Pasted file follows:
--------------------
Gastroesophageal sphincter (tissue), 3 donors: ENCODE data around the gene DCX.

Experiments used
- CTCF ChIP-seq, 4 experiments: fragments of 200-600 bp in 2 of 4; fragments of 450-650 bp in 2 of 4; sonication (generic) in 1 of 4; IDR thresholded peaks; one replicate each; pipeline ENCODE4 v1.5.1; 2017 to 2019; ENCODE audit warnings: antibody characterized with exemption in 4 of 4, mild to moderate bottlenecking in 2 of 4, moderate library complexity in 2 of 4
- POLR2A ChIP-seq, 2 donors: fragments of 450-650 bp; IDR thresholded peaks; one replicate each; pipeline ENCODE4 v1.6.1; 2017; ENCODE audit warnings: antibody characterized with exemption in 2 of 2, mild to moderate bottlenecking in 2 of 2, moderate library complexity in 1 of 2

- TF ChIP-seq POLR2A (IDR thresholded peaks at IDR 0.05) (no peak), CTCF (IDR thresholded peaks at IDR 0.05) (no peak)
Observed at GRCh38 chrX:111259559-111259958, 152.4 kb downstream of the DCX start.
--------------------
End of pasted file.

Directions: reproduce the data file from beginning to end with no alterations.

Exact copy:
Gastroesophageal sphincter (tissue), 3 donors: ENCODE data around the gene DCX.

Experiments used
- CTCF ChIP-seq, 4 experiments: fragments of 200-600 bp in 2 of 4; fragments of 450-650 bp in 2 of 4; sonication (generic) in 1 of 4; IDR thresholded peaks; one replicate each; pipeline ENCODE4 v1.5.1; 2017 to 2019; ENCODE audit warnings: antibody characterized with exemption in 4 of 4, mild to moderate bottlenecking in 2 of 4, moderate library complexity in 2 of 4
- POLR2A ChIP-seq, 2 donors: fragments of 450-650 bp; IDR thresholded peaks; one replicate each; pipeline ENCODE4 v1.6.1; 2017; ENCODE audit warnings: antibody characterized with exemption in 2 of 2, mild to moderate bottlenecking in 2 of 2, moderate library complexity in 1 of 2

- TF ChIP-seq POLR2A (IDR thresholded peaks at IDR 0.05) (no peak), CTCF (IDR thresholded peaks at IDR 0.05) (no peak)
Observed at GRCh38 chrX:111259559-111259958, 152.4 kb downstream of the DCX start.